What a cool island Utila is! There is only one road that follows the waterfront. Everything is off of that road, which is mostly dive shops, followed by bars, followed by restaurants! The average age on Utila must be 25 and most are either backpacker/divers-to-be or dive professionals.
It was very easy to clear in here. The Port Captain and Immigration are right next to each other and it is very inexpensive to clear in (read a few US dollars, at most).
Our guidebook, dated 2006, warns of security issues in Utila, namely that restaurants will let boat thieves know when you are ashore so they can come out to your boat and take what they want. We were there for about a week, went to shore almost every night and didn’t have a problem. Most of the time, we were the only boat in the harbor. But, we also have a dog that barks at every passing boat, which helps a lot. I asked around and have heard differing opinions, some say it is totally safe, some say the boat thieves and restaurants still have a partnership. I’m not sure which to believe, but I do know I wouldn’t want to miss this great island.
Walking down main street, you are greeted to a flurry of activity. Many young Americans and Europeans, barefoot, guys without shirts, girls in just their bikini tops, many with dreads, stroll down the street in between dives. Utila is one of the cheapest places in the Caribbean to get one’s dive certification. We scoped out Bush’s grocery store which was reasonable well stocked considering it is on an island. We later learned Mermaid’s mini mart and Marvin’s store toward the end of town had more reasonable prices. We ate lunch at a cute restaurant, Munchies, which had an outdoor patio that overlooked an iguana hill. But best of all, they offered milkshakes! We wandered around town a little bit more and then headed out to our boat to cook some dinner on board.
The next morning was a lazy one on the JoJo as we enjoyed hot coffee and tea among our beautiful surroundings. We finally got motivated around noon and took a walk up to the Jade Seahorse. It is by far one of the coolest bars/restaurants I’ve seen. It is owned by an artist who took 25 years to complete this masterpiece. It has seating areas on the ground as well as in a tree-house and all the sitting areas and platforms are connected by bridges, walkways and tunnels. When you walk in, you think you are in something out of Alice in Wonderland! Everywhere you look are colorful glass, beads, broken plates and whimsical items such as little castles, plastic bananas, different figurines, and anything you can imagine into plaster along the “walls”. You really have to see it to believe how incredible it is.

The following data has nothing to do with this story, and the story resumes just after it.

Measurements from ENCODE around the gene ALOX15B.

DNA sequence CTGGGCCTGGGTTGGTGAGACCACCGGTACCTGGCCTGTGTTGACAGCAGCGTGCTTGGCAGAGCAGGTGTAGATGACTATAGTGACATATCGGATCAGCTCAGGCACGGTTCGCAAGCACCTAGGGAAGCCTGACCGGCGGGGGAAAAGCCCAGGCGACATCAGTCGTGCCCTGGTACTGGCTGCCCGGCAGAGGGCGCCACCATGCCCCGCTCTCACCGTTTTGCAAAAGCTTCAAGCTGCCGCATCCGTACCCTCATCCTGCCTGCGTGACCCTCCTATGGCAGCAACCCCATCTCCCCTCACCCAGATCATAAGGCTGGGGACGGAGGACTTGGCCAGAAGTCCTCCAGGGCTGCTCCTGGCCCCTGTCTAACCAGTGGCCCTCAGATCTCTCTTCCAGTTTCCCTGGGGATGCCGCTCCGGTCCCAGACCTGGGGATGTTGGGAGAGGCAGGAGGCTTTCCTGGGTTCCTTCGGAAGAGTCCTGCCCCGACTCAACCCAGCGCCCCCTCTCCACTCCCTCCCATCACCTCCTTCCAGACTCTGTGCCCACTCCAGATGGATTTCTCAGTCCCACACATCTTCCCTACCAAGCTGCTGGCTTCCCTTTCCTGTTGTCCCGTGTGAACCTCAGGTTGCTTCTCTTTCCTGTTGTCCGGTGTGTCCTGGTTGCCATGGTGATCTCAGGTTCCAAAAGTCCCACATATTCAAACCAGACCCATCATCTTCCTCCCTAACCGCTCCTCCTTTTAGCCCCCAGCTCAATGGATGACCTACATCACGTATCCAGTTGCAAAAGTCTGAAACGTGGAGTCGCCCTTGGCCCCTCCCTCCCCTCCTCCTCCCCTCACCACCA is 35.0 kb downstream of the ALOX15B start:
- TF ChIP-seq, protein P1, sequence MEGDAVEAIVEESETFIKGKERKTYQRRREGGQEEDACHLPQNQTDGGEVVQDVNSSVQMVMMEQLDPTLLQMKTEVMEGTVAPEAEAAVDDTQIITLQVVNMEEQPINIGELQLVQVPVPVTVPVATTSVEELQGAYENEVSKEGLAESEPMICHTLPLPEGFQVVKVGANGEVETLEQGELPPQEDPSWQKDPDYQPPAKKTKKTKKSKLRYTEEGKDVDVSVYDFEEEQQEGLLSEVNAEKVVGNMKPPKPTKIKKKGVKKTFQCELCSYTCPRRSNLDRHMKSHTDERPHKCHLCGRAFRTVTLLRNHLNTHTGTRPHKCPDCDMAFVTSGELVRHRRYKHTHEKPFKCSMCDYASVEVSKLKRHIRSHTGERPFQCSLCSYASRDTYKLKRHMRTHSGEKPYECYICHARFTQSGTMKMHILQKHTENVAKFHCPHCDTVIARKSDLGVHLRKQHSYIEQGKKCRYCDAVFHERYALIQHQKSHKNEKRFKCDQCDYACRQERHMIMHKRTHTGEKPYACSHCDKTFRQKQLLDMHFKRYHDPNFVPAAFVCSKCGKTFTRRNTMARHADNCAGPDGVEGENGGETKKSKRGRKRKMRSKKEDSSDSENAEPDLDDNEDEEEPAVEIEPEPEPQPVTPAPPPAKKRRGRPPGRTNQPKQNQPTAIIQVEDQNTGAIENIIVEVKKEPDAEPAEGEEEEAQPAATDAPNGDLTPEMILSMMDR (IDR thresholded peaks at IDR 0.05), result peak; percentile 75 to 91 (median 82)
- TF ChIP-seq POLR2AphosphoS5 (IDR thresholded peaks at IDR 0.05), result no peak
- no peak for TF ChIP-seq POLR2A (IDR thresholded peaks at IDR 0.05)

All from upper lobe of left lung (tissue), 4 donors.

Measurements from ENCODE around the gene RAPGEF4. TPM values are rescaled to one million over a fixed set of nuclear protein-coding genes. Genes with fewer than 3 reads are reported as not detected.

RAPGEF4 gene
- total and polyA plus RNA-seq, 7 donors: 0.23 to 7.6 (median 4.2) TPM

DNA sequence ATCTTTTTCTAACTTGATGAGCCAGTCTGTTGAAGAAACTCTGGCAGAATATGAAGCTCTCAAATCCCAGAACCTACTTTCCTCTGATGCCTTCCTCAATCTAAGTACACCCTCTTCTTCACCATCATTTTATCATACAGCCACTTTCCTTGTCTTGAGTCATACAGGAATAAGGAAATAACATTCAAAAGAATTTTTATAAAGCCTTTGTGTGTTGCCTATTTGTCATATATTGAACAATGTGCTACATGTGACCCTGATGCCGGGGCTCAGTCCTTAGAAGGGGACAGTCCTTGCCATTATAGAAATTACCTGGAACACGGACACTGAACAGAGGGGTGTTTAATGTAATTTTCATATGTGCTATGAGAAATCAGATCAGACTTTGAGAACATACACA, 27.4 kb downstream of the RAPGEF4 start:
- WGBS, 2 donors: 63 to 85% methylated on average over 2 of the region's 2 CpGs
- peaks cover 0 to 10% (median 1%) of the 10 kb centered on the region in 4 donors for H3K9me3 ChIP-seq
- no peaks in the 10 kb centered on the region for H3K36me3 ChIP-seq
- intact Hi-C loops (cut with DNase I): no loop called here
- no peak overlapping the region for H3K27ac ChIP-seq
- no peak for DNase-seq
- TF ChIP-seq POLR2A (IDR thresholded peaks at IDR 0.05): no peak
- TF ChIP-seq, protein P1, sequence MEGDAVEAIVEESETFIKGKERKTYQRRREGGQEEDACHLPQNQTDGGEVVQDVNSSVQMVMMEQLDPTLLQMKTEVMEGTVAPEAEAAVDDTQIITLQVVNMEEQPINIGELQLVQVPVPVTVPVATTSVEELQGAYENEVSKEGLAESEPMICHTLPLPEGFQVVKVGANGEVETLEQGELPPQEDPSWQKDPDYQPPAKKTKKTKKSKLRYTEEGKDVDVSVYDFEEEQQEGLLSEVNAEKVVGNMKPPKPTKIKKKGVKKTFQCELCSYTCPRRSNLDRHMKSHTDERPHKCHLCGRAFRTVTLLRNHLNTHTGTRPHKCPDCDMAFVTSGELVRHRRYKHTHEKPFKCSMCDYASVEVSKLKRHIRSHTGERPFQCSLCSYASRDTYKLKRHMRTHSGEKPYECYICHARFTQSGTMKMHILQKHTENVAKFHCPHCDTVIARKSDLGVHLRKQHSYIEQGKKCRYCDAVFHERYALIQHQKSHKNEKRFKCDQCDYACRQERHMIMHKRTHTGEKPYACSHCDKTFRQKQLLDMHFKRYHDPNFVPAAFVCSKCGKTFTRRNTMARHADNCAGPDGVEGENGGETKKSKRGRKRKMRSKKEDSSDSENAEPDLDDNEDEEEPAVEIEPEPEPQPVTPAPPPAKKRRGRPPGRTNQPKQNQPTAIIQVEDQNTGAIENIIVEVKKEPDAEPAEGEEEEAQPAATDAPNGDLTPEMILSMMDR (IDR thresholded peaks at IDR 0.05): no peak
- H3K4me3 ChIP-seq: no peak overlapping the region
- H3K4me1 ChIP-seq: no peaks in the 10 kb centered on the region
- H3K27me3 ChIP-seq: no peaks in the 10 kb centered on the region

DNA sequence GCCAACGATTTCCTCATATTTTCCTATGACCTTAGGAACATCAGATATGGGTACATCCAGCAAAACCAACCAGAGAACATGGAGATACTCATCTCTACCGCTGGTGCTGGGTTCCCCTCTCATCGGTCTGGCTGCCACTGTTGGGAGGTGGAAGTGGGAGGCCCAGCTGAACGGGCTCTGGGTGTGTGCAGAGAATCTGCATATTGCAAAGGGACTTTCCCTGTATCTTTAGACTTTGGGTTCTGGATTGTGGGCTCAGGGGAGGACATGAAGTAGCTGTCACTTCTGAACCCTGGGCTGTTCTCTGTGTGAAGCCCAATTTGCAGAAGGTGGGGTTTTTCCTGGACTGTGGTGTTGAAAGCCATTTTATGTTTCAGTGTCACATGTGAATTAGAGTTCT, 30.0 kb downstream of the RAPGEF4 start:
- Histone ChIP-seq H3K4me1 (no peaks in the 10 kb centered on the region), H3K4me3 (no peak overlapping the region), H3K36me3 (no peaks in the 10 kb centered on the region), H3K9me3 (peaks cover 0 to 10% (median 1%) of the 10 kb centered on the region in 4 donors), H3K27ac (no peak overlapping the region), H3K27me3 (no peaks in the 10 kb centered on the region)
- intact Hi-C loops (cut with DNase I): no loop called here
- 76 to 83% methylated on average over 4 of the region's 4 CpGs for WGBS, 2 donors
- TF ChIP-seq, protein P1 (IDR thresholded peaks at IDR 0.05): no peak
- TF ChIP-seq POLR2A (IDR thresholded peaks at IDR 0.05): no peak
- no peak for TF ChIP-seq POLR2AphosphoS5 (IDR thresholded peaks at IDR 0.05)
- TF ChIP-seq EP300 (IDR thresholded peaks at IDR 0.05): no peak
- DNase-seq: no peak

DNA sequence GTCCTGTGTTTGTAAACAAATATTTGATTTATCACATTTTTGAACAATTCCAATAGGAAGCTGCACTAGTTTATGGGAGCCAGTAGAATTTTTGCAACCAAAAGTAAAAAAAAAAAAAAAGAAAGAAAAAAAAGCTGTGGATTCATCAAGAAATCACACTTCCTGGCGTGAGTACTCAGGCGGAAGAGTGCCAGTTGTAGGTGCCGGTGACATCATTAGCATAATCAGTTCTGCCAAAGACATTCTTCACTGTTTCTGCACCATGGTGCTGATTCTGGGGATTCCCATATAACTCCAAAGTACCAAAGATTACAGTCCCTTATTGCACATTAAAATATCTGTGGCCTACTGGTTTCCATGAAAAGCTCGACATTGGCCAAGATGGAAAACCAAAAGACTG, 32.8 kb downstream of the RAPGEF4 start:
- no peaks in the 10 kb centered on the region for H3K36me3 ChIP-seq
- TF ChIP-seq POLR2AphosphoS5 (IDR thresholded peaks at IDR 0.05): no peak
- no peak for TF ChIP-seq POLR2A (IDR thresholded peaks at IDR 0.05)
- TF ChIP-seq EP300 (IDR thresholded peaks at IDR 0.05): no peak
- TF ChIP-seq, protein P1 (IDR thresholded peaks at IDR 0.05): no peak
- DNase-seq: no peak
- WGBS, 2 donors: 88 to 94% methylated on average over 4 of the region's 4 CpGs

Maria and I went to Paradise Dive Shop on the waterfront to inquire about filling our tanks to go out for a dive or two. We met Michel who was more than happy to fill our tanks for us for $5 each and to give us unlimited information about the island and the dive sites. Diving Utila is great because all the dive sites have numbered buoys that you just tie your dingy up to and away you go to an incredible dive. Our first dive was at Moon Hole. The visibility was pretty good, even though the wind had started to kick up. It was a pretty shallow dive, about 35 feet, but boy was it beautiful. The reef is in great condition with tons of soft coral and lots of colorful fish. A turtle came over to us and was pretty fearless and let us get pretty close to him and even followed us around for a little while. We also saw a big school of squid, which are so cool because they always swim backwards when you come at them and change color! It was a great dive, and only for $5 – who could beat it?
The next day we did another dive, this time at Black Coral Wall. It was another great dive. As soon as you descend to the top of the reef, there are numerous cleaning stations where lots of fish gather around. Then we dropped down to the wall and dove along it, admiring all the coral, neon sponges and fish life.
The rest of the time in Utila was spent just hanging out, relaxing and enjoying the island. We took a dingy ride into the mangrove lagoon, which was cool. There were quite a few houses that were along the edge of the lagoon as well as a few dive shops.
We rigged our hammocks on the foredeck under an awning and spent quite a bit of time relaxing in paradise.
|Maria and Harold at Munchies|
|The town dock|
|Mural made out of all bottle caps|
|At the Jade Seahorse|
|More Jade Seahorse|
|Harold was so impressed he bought a tank top|
|Food-colored chicks for sale!|
|Maria swimming with her friend|
|Why do they call them happy cookies? hmmmm....|